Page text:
Much ado has been made over the past couple of days about Governor Purdue announcing his intentions to furlough teachers for three days this calendar year in a cost-saving measure designed to avoid a special session of the General Assembly.
I’ll be the first to point to several different things that could have been cut other than that, but there are a few things I want to point out:
First, until now, education hasn’t received any direct cuts, even though it is roughly 55% of the budget for this state.
Second, in keeping with the GOP way of doing things in this regard, Perdue didn’t actually mandate that teachers be furloughed – legally, he can’t. What he did was to cut the funding for local schools by three days per teacher. If a local school system wants to actually furlough the teachers that day, that is their call. They could try to save the money in other ways – such as by furloughing only central office staff for a longer period, expanding the ‘no bussing’ zone around schools, lengthening the distance between school bus stops, reducing the amount of supplies – including paper, pens, and toilet paper – bought, etc. Again, that decision is completely up to them.
Now, we’ve already got two Governor candidates, David Poythress and John Oxendine, coming out with statements here. Believe it or not, I actually agree with Ox’s statement that “Teachers need our absolute support and encouragement. I believe the root of the problem is not the amount of money coming into the state treasury, but how we are choosing to spend the money. It obviously hurts our teachers, but in the end it hurts every school child in this state.” My problem with Ox’s statement is that it is typical generic politician hogwash. I want details – and Poythress has already provided some.
Poythress’ statement can be found here, but here is where he gets specific on what he would do instead:
While I am a big supporter of rural economic development, and plan to make it a top priority in my Administration, it’s hard to justify spending this money when we can’t even pay our teachers. In short, some things like the “Go Fish” program should have to wait a year until we get our fiscal house in order. That’s not tough love – it’s the right thing to do.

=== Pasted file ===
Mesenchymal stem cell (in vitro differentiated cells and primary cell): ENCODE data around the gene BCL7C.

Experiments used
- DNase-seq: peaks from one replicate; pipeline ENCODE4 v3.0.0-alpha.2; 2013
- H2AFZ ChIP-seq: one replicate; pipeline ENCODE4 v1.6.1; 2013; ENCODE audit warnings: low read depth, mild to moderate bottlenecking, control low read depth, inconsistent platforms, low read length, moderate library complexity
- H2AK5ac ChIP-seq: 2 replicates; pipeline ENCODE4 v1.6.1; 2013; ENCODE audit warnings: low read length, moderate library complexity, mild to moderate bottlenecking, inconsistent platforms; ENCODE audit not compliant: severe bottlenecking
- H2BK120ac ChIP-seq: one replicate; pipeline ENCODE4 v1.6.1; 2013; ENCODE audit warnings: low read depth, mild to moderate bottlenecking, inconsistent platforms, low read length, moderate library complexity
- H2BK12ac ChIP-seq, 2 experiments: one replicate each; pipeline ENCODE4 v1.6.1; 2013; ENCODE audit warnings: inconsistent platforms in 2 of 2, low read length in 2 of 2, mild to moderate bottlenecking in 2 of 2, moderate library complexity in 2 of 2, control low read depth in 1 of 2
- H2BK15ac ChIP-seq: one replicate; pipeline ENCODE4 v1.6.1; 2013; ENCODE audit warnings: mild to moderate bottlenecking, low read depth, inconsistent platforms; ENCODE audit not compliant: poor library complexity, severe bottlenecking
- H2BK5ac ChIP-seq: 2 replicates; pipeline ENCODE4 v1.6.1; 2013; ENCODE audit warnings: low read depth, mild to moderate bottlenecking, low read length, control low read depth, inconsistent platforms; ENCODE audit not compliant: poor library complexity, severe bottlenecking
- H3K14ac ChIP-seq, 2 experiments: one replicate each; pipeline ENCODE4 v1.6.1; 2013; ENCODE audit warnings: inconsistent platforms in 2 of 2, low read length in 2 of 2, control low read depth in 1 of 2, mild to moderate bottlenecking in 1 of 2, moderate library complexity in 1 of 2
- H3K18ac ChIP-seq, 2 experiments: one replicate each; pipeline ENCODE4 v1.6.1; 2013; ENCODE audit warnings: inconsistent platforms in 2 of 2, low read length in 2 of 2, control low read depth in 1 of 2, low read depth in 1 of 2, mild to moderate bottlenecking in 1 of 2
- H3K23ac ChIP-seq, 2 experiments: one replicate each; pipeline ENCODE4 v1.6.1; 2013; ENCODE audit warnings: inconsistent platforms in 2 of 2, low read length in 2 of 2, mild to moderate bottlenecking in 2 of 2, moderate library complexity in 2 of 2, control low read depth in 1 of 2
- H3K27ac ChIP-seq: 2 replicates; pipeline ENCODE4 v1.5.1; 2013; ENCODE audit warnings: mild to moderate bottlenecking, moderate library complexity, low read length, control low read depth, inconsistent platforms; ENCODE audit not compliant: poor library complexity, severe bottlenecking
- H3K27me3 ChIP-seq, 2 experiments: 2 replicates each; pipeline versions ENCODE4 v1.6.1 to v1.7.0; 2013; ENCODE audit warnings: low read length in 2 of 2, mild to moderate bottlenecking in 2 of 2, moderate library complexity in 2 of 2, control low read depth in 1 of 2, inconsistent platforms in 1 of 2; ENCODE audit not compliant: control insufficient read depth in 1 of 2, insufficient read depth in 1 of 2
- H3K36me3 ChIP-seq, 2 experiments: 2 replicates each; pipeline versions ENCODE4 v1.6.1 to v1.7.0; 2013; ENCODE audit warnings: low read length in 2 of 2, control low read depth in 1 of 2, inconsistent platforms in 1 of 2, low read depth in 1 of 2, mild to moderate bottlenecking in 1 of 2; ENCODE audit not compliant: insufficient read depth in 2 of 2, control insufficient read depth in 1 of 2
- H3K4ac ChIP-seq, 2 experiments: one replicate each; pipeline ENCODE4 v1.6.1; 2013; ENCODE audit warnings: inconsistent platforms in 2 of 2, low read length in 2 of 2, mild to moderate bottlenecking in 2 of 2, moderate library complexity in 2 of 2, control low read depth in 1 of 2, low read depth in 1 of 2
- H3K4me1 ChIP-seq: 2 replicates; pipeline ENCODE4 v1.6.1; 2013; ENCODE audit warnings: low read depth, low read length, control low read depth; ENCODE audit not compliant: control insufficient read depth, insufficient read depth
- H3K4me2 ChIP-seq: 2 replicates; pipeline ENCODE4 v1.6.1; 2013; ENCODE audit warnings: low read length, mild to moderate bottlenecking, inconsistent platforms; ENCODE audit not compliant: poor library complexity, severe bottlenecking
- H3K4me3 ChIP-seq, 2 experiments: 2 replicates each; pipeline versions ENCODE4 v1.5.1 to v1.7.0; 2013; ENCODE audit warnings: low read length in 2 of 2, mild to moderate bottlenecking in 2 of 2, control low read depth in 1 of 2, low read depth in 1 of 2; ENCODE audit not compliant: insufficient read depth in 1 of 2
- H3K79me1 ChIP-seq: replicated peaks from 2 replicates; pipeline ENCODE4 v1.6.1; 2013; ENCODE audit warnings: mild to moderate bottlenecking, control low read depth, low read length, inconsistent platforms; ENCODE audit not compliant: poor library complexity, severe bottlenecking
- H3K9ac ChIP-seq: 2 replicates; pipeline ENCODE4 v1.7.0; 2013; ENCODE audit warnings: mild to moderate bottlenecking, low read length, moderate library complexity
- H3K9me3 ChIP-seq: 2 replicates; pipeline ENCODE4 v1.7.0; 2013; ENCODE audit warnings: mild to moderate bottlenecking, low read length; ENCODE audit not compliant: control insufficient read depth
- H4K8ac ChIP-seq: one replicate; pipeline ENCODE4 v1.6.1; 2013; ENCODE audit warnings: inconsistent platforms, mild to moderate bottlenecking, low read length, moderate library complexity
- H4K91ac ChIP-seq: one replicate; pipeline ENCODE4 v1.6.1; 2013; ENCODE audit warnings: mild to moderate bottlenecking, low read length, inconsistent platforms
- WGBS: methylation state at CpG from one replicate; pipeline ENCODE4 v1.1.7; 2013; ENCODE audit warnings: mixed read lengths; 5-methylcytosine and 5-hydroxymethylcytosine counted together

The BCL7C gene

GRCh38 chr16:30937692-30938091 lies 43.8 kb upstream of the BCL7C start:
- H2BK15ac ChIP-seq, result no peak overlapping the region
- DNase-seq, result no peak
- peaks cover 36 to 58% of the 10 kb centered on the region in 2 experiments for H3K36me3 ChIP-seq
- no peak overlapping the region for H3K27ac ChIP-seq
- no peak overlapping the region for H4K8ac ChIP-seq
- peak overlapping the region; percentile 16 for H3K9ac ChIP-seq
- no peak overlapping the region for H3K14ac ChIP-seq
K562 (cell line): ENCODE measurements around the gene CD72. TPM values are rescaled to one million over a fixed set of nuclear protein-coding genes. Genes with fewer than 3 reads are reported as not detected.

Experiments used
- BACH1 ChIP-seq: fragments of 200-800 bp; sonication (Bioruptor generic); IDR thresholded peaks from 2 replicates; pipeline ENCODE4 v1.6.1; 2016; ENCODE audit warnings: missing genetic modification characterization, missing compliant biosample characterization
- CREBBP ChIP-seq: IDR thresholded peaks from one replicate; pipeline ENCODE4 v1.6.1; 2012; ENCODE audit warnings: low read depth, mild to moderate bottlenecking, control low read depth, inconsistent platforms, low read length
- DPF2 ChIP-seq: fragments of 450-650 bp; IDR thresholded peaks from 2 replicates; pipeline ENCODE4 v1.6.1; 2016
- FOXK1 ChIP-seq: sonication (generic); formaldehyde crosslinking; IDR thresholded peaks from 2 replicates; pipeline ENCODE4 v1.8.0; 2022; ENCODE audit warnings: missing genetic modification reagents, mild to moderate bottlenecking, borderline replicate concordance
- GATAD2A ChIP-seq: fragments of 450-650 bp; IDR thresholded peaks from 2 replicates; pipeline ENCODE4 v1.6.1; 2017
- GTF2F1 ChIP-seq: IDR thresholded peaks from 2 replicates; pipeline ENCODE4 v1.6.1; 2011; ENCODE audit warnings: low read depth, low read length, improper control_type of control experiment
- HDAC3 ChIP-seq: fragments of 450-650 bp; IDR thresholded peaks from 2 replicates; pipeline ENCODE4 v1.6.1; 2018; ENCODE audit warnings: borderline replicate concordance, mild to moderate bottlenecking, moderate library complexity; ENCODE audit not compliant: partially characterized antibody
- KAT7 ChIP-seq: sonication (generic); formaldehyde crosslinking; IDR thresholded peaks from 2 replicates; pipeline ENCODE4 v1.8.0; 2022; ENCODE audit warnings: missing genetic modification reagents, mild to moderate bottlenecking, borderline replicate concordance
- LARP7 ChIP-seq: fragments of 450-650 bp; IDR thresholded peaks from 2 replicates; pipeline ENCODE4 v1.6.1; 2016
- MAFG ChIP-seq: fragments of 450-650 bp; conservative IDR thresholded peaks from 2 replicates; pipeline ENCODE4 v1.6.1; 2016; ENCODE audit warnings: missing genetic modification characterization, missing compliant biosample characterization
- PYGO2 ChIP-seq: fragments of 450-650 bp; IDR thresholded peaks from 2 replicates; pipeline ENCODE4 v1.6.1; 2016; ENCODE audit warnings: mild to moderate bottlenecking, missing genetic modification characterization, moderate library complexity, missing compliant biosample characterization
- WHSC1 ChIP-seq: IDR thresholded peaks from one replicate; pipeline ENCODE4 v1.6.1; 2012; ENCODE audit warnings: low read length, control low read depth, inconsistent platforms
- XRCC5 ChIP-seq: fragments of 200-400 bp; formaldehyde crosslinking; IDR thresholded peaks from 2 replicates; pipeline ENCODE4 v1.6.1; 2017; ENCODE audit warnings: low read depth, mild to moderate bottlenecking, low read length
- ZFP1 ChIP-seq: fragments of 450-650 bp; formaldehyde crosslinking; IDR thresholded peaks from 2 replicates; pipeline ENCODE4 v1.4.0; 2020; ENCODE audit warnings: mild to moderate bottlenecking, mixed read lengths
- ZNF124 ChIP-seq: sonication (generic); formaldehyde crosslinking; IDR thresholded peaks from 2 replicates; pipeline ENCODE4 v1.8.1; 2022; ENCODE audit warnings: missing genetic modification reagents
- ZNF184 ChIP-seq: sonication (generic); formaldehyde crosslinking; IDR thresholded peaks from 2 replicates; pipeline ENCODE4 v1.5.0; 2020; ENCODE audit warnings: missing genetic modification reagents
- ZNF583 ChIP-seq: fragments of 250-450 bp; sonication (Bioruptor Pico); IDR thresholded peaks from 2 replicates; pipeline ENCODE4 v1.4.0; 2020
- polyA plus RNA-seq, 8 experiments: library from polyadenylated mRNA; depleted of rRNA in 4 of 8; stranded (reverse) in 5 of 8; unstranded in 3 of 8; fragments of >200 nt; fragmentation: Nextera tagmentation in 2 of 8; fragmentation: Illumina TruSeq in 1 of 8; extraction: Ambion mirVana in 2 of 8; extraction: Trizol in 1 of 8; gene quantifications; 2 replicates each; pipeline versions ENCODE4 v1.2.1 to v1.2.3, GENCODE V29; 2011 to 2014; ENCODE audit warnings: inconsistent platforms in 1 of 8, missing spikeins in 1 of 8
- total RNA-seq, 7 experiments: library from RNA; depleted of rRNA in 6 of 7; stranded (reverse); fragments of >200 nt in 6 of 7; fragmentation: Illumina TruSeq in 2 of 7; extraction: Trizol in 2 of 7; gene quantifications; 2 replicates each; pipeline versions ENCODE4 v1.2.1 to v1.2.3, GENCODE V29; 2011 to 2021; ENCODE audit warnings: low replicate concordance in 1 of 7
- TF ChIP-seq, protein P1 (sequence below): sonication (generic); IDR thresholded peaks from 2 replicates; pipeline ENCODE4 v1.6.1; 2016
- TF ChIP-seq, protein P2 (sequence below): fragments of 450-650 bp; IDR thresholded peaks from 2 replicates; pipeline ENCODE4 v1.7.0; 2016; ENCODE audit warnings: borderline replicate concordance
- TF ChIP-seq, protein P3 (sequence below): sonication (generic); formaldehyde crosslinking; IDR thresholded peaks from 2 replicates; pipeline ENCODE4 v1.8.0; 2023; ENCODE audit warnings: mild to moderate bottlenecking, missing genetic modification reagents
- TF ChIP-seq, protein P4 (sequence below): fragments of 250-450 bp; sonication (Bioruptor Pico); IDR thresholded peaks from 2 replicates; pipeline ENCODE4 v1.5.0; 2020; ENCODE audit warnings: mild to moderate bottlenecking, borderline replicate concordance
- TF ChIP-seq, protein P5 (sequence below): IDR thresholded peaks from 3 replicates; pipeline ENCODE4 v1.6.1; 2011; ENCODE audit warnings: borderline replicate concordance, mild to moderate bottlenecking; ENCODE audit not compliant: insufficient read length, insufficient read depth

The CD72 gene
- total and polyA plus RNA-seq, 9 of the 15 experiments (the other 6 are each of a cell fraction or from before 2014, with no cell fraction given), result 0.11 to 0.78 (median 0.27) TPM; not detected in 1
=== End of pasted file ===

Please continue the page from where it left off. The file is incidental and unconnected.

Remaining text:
Apparently Governor Perdue and the Atlanta politicians disagree.
A better decision would have been to delay or sunset special interest tax breaks. A 2008 Georgia State University study estimates that sales tax exemptions total $10 billion a year. If we were to furlough some of the special interest protections by just 1%, we could generate $100 million, help balance our budget and not cut teacher pay by a single penny.
A close examination of the tax breaks enacted in 2008 reveals two premium tax breaks for insurance companies, and tax exemption on fuel used by pig farmers and up to $50 million in tax credits for donors (corporate or individual) to private school scholarship funds. Thirty five special interest tax breaks enacted between 2005 and 2008 amount to $333 million in lost revenue in the FY2010 budget. The 17 special interest tax break bills enacted in 2009 will cost Georgia another $99 million in lost revenues.
Believe it or not, in talking about eliminating exceptions to the tax code, Poythress is actually talking about something talked about on this very site a few weeks ago. I doubt the General and I would agree on much else, but there is that!
Finally, I want to point out that I wish our leaders would do their job and cut/defund actual positions/programs, rather than passing the buck down the line. I understand their reluctance to micro-manage, and most of the time I applaud that. However, there IS a time for actually making a decision when those under you refuse to for whatever reason, and that time is now in regards to cutting/defunding specific positions and programs in this state.
I’ll post a follow-on post next week with some of my suggestions about what to cut, but what about you? If YOU were Governor or running for Governor, what would YOU cut? For your reference, here’s the Governor’s Budget Recommendations.